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I bought this album for the Gong connection. Steve Hillage, Tim Blake and Didier Malherbe all appear on the first part. On the second half is Gilbert Artman of Lard Free, along with Christian Boule, and bassist Martin Isaacs. The first part features the Gong musicians, and they pretty much leave the Gong sound at home. Here Cyrille Verdeaux gives a more symphonic approach with his piano playing and tons of Mellotron used throughout, along with the occasional trippy passage. Tim Blake provides spacy synths and while Didier Malherbe is credited here, it's strange I don't hear his sax playing here, but I do hear him on the second part, with the Gibert Artman involvement. This first part is nothing short of incredible. So much comparison has been made of Mike Oldfield's Tubular Bells. Honestly I really don't notice that. Certainly some of the guitar playing from Hillage strangely reminds me more of Oldfield's fuzz lead guitar playing that what you usually expect out of him. This has more of a symphonic prog feel, and instruments like a Mellotron is certainly out of the question on a Mike Oldfield album. The second half is a bit more fusion-influenced, with a bit of a Canterbury feel, especially the small amount of Canterbury-like organ. Piano is much more dominant, and as stated before, I notice sax, which means Didier Malherbe must have actually played on this piece and not the part with the Gong members involved. This is certainly a great prog rock album, and the reason it's included in here is the jazz influences found in the music. Highly recommended!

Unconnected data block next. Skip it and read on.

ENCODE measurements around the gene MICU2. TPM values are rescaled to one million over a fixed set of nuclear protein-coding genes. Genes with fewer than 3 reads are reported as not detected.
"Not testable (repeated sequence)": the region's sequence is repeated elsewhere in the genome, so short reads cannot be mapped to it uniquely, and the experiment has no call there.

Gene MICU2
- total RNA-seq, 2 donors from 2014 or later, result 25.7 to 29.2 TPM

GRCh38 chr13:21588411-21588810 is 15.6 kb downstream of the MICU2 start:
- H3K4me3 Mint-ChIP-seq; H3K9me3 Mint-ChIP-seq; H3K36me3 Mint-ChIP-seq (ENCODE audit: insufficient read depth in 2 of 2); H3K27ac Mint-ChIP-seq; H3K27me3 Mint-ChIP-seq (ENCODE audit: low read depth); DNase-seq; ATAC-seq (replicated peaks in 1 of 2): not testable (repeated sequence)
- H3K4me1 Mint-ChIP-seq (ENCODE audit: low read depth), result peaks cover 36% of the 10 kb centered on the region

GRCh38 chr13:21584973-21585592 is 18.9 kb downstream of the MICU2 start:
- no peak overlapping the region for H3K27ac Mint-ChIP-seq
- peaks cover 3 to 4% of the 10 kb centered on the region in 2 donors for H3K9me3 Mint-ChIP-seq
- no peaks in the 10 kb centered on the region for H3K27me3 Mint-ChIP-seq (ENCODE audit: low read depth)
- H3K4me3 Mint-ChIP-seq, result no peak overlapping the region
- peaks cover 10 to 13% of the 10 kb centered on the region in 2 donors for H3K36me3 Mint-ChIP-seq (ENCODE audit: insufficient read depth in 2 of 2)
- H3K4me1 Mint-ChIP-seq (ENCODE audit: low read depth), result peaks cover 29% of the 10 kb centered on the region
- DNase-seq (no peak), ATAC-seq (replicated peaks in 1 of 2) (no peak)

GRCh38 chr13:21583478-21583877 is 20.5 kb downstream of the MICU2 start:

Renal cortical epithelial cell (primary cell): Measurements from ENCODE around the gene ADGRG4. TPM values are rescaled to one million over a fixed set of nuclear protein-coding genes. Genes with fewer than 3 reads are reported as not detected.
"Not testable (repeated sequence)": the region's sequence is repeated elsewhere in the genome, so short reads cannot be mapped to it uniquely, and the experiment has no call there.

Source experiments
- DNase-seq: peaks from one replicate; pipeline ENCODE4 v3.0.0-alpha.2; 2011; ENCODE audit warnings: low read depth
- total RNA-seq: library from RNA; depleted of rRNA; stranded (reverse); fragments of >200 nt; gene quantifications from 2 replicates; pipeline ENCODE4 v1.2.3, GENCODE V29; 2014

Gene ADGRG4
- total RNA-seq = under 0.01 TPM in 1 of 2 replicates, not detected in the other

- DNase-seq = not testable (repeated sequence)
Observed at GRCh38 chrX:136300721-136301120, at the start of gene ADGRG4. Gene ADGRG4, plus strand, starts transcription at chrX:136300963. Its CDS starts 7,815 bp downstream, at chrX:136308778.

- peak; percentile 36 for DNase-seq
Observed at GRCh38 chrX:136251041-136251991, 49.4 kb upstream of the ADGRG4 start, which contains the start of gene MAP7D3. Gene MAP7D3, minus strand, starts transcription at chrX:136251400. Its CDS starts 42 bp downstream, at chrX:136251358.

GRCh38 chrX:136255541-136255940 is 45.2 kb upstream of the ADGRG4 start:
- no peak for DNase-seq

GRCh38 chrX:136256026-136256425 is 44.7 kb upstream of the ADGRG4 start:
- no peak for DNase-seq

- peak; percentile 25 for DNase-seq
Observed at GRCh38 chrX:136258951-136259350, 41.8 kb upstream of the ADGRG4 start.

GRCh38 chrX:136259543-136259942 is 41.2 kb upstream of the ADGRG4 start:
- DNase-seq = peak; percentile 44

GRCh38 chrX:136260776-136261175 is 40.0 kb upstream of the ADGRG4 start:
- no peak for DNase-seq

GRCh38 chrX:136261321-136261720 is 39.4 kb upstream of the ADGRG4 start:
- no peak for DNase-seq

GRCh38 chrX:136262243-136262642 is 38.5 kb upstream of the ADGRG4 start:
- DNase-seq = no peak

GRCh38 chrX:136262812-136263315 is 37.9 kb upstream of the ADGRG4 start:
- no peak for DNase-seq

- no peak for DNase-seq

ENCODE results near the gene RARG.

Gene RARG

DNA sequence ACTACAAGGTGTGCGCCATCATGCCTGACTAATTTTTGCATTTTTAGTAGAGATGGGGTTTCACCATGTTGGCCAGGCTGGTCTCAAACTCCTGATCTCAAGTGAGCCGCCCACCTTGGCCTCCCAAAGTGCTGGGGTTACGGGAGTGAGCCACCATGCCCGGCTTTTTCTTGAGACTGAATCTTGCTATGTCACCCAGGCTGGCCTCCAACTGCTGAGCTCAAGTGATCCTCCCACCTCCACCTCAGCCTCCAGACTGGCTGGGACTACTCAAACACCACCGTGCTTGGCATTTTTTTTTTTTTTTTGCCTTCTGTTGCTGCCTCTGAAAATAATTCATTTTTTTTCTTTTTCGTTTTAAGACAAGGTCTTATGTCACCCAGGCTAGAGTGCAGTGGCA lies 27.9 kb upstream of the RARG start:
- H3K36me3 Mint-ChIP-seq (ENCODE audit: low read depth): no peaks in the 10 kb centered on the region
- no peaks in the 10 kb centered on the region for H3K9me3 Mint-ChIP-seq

CLEARLIGHT Clearlight Symphony